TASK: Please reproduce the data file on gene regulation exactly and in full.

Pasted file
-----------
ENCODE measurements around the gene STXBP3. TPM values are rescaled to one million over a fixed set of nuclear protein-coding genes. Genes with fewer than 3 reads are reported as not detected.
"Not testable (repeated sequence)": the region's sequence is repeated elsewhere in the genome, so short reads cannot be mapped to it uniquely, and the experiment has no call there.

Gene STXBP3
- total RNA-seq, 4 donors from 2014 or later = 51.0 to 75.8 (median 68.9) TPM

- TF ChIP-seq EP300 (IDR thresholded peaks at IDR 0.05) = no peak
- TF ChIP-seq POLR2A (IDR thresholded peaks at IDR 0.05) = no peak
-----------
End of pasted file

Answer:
ENCODE measurements around the gene STXBP3. TPM values are rescaled to one million over a fixed set of nuclear protein-coding genes. Genes with fewer than 3 reads are reported as not detected.
"Not testable (repeated sequence)": the region's sequence is repeated elsewhere in the genome, so short reads cannot be mapped to it uniquely, and the experiment has no call there.

Gene STXBP3
- total RNA-seq, 4 donors from 2014 or later = 51.0 to 75.8 (median 68.9) TPM

- TF ChIP-seq EP300 (IDR thresholded peaks at IDR 0.05) = no peak
- TF ChIP-seq POLR2A (IDR thresholded peaks at IDR 0.05) = no peak